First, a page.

High disease pressure in winter barley crops means growers should consider treating susceptible varieties with an early fungicide, says agronomy firm Hutchinsons.
Mild, wet weather has favoured the spread of several diseases in early-sown crops across much of the UK – particularly net blotch, rhynchosporium, powdery mildew and brown rust, says technical development director David Ellerton.
Risk has been compounded by the large area of spring barley grown last season, which resulted in more barley volunteers emerging this autumn, from which infection can transfer to the new crop, he says.
“This combination of more inoculum on volunteers alongside mild, wet conditions, has been perfect for autumn barley diseases, although later drilled crops generally aren’t as badly affected.”
The situation is worst in varieties with low disease ratings of 4 or below – and where there are a lot of volunteers from previous winter or spring barley crops. Manganese deficiency can also make crops more susceptible to mildew infection.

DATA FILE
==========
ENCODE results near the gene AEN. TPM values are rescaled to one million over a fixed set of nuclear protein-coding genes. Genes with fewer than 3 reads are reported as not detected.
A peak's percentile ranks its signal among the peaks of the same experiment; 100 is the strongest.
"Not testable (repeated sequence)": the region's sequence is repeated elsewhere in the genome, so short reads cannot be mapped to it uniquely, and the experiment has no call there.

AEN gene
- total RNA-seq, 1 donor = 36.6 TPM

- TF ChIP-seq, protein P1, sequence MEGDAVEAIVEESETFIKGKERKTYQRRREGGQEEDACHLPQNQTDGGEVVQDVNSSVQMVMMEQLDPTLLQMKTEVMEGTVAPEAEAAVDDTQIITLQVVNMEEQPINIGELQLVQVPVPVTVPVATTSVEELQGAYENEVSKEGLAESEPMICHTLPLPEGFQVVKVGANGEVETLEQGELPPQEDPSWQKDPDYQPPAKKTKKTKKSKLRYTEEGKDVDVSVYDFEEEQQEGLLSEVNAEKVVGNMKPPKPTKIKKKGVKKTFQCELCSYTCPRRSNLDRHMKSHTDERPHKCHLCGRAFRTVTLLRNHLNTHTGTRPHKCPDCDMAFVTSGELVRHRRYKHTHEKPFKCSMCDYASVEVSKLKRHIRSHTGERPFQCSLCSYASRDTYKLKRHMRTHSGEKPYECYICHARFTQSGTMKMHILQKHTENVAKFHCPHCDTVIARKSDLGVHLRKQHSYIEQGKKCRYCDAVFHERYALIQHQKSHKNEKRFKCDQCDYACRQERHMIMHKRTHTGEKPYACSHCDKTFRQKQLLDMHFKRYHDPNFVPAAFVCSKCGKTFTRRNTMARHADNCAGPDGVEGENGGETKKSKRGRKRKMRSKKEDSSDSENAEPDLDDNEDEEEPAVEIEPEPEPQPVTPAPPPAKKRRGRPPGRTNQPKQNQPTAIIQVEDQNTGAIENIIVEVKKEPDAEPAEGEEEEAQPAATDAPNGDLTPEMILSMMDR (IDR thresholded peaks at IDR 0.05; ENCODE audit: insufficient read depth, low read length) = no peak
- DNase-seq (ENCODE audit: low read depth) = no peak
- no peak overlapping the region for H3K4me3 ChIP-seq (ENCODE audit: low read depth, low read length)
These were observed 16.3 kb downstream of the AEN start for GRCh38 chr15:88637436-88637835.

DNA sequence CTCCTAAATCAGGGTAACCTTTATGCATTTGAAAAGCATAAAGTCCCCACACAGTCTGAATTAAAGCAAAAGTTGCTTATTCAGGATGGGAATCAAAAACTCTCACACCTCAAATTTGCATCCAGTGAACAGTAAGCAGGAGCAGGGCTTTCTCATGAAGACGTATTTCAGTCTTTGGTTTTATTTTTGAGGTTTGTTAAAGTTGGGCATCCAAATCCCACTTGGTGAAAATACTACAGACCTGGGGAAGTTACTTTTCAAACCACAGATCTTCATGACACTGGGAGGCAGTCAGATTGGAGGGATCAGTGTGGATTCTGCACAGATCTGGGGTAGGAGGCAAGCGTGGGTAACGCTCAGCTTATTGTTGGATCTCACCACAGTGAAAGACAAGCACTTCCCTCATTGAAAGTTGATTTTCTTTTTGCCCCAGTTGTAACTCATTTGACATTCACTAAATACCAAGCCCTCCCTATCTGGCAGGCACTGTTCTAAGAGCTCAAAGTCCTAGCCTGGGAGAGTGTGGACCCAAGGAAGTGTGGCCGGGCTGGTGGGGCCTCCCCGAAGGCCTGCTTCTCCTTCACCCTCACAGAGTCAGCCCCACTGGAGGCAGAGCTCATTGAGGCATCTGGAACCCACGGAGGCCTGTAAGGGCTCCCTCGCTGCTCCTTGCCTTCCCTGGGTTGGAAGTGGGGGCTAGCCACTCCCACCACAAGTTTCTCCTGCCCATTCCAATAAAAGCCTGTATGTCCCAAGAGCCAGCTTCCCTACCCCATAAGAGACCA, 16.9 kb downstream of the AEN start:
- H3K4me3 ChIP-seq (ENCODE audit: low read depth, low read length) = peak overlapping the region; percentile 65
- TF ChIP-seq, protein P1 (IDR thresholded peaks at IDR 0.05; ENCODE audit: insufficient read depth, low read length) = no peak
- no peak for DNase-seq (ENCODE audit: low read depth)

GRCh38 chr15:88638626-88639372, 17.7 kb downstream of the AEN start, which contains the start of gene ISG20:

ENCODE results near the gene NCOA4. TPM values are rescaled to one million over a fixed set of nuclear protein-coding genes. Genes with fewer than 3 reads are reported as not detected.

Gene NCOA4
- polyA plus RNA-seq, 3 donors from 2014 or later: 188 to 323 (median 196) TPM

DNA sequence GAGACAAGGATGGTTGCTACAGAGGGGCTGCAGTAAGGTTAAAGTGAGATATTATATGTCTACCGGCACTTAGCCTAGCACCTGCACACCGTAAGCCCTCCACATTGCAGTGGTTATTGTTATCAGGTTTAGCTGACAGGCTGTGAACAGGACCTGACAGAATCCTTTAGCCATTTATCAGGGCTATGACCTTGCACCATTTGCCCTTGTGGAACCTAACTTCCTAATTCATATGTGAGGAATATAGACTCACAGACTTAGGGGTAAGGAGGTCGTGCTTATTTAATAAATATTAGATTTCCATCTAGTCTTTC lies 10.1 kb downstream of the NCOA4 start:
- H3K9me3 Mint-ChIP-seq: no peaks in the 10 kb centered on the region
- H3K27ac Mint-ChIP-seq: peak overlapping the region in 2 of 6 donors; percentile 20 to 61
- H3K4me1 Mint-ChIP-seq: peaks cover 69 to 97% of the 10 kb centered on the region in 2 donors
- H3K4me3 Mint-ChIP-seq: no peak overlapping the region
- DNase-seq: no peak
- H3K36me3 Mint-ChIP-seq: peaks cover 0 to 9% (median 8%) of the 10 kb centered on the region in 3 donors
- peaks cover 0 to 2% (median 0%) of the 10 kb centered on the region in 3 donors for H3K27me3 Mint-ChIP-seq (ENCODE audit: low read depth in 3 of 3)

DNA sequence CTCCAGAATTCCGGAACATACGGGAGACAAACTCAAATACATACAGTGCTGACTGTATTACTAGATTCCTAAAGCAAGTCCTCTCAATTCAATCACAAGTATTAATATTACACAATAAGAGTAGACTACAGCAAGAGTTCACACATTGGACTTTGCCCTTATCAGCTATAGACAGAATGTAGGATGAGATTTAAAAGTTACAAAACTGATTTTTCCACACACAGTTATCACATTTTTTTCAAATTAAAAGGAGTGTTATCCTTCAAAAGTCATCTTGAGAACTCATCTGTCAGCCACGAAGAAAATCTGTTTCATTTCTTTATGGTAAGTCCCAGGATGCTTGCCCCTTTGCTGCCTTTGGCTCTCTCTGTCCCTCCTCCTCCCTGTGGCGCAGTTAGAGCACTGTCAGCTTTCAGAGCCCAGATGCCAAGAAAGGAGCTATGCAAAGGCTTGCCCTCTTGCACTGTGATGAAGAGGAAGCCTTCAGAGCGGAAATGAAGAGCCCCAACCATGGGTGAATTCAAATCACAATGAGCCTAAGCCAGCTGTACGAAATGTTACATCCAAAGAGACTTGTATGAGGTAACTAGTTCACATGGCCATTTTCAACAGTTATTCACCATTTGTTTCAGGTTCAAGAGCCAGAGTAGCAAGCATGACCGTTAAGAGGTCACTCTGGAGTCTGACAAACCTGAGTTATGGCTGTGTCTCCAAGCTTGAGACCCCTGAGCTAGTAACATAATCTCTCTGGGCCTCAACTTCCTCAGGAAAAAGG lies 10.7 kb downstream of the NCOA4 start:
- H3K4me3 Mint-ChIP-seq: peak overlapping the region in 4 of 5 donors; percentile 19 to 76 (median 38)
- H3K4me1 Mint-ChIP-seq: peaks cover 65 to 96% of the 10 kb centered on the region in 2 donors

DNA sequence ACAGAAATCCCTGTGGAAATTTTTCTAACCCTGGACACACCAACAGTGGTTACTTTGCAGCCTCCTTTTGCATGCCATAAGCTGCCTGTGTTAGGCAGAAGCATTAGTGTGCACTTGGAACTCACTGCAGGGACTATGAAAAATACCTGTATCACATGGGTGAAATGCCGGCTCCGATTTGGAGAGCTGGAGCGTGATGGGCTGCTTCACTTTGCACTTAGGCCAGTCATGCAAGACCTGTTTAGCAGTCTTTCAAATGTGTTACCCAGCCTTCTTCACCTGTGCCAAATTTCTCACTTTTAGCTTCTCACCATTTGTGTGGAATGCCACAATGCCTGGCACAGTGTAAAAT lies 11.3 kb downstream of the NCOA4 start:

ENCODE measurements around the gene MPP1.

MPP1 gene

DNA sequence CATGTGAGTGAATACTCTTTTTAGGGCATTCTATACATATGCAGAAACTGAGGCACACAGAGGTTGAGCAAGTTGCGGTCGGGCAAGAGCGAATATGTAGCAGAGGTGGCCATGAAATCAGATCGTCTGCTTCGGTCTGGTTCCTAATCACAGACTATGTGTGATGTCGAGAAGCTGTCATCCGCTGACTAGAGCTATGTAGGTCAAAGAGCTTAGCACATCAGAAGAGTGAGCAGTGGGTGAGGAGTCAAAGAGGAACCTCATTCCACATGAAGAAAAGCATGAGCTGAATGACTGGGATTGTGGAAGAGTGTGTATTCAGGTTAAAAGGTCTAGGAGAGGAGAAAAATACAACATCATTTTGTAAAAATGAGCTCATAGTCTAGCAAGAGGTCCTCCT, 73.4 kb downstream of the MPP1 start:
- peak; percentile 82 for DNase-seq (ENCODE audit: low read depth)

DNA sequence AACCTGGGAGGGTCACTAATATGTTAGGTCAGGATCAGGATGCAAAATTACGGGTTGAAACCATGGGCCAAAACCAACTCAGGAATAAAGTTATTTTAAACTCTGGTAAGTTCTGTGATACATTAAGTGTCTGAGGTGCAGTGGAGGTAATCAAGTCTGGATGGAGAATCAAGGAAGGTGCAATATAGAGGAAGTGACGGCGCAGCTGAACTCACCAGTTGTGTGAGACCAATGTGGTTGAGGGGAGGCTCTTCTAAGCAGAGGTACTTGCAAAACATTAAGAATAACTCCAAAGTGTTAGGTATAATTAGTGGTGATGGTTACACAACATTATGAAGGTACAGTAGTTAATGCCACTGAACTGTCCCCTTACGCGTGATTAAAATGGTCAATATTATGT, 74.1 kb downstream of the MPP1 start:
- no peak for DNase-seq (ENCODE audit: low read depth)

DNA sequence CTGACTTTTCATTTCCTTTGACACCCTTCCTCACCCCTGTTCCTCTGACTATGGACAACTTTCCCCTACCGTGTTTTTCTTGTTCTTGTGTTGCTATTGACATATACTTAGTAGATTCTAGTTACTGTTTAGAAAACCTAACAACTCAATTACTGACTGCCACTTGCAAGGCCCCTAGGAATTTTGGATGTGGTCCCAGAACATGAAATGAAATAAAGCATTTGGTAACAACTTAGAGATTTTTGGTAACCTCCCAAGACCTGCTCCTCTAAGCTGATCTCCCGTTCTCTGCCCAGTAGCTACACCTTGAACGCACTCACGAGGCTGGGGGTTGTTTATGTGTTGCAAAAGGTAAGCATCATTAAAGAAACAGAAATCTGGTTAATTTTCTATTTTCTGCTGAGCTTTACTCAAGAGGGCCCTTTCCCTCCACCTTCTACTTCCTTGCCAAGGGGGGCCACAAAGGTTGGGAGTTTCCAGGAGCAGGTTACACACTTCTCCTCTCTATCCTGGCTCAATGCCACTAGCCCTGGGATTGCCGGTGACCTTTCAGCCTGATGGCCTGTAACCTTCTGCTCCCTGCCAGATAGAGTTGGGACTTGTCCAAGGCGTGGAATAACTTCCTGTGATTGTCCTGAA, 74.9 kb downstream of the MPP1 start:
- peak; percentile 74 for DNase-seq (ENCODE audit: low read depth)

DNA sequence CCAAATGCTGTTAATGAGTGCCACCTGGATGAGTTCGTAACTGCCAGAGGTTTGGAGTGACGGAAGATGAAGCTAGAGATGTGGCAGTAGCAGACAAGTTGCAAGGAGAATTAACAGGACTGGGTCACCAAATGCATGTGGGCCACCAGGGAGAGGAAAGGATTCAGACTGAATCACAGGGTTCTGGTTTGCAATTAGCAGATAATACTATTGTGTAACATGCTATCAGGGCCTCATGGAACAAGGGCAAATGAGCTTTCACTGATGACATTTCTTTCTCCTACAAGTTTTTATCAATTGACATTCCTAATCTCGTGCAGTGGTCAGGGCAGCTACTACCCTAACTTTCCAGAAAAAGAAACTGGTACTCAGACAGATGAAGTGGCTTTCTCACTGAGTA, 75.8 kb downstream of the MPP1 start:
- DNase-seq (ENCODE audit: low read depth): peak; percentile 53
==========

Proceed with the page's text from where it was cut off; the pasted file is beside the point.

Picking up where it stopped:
Dr Ellerton says this increased disease risk may be enough to justify an autumn or early spring fungicide application prior to stem extension, to prevent disease infections reducing the crop’s tillering capacity and yield potential.
Yield responses of over 0.5 t/ha could be possible, says Dr Ellerton. Products containing prothioconazole will give the best control of net blotch, rhynchosporium
and mildew. Additional tebuconazole will be necessary for brown rust.
“These products should generally be applied at half to three quarters dose depending on disease pressure.”